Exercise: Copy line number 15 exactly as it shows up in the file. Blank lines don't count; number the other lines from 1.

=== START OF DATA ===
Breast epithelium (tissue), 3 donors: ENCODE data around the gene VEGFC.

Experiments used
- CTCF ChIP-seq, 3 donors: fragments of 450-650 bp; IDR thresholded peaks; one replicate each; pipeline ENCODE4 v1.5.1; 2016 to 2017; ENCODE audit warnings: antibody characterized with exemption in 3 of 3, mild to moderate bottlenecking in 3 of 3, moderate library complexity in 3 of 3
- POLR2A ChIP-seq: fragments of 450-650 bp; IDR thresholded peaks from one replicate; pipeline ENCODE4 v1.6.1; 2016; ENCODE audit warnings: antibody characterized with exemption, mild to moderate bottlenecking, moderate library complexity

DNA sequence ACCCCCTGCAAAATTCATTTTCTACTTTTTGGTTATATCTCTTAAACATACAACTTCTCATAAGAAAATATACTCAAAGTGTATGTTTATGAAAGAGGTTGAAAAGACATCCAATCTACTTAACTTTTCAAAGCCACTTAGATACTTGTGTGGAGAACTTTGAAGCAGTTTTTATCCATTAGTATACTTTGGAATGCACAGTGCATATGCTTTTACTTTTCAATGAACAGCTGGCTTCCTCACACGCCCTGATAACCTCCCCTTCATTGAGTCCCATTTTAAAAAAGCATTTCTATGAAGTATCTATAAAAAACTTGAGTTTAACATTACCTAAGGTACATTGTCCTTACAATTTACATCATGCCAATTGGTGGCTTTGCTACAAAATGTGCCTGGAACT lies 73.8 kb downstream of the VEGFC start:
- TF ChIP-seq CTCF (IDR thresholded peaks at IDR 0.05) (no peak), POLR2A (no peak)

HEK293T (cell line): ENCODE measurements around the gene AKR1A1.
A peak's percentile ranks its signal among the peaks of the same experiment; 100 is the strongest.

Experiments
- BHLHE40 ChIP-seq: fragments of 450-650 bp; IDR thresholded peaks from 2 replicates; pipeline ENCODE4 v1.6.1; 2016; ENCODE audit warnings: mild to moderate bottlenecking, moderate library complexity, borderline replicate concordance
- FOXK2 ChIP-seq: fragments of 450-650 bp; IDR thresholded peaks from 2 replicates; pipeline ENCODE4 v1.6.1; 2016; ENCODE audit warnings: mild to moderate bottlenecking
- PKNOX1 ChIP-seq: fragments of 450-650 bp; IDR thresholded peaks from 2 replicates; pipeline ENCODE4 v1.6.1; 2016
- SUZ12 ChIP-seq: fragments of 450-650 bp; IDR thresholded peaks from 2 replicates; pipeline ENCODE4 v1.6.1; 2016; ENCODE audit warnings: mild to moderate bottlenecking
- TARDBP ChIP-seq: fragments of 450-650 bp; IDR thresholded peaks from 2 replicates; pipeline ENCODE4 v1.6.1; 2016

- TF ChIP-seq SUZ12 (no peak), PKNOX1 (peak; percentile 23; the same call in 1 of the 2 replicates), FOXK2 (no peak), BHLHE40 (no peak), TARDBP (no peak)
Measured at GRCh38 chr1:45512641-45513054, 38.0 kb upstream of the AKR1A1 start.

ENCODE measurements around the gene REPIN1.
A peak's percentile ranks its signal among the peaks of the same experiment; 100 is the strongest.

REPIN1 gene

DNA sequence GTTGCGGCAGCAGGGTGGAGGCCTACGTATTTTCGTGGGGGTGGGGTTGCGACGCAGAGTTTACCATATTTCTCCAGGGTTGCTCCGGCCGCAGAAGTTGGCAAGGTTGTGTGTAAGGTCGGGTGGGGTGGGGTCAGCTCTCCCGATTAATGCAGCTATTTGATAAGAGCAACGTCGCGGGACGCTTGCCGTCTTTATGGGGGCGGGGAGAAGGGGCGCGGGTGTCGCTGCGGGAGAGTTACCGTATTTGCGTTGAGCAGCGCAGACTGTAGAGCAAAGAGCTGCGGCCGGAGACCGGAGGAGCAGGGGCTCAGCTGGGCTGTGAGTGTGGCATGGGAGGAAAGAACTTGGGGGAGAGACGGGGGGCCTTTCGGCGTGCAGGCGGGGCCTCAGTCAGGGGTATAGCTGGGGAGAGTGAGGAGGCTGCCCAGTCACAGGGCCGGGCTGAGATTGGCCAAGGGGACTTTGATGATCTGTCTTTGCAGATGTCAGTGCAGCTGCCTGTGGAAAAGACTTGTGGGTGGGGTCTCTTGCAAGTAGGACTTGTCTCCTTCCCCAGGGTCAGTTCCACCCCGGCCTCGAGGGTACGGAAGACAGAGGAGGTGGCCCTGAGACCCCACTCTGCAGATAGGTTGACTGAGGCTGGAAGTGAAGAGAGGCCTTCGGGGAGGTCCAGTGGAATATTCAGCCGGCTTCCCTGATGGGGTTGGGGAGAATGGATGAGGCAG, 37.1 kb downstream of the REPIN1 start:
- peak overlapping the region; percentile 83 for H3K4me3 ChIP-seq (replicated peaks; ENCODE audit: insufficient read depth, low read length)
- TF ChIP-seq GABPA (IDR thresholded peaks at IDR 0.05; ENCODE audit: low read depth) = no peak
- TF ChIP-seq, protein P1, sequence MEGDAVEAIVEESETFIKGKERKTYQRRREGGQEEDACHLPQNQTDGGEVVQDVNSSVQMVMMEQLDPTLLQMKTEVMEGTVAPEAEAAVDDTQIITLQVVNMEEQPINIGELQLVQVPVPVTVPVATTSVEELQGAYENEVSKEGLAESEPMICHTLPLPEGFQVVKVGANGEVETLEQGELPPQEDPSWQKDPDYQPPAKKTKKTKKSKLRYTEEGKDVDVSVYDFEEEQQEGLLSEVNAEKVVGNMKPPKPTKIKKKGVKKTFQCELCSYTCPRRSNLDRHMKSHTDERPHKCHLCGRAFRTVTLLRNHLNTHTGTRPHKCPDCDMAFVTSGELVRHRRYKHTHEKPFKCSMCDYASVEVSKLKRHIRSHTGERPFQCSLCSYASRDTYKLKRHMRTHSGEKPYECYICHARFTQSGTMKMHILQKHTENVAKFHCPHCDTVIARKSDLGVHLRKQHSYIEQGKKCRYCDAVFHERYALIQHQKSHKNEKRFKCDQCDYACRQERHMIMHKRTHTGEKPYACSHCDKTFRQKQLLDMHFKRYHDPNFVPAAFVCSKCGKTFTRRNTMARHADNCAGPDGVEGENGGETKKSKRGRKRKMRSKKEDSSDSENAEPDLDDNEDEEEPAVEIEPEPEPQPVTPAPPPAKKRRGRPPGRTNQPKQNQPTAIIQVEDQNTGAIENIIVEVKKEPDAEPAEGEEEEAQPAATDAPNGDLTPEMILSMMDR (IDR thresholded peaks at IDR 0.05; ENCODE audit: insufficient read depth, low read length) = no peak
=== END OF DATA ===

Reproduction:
- TF ChIP-seq SUZ12 (no peak), PKNOX1 (peak; percentile 23; the same call in 1 of the 2 replicates), FOXK2 (no peak), BHLHE40 (no peak), TARDBP (no peak)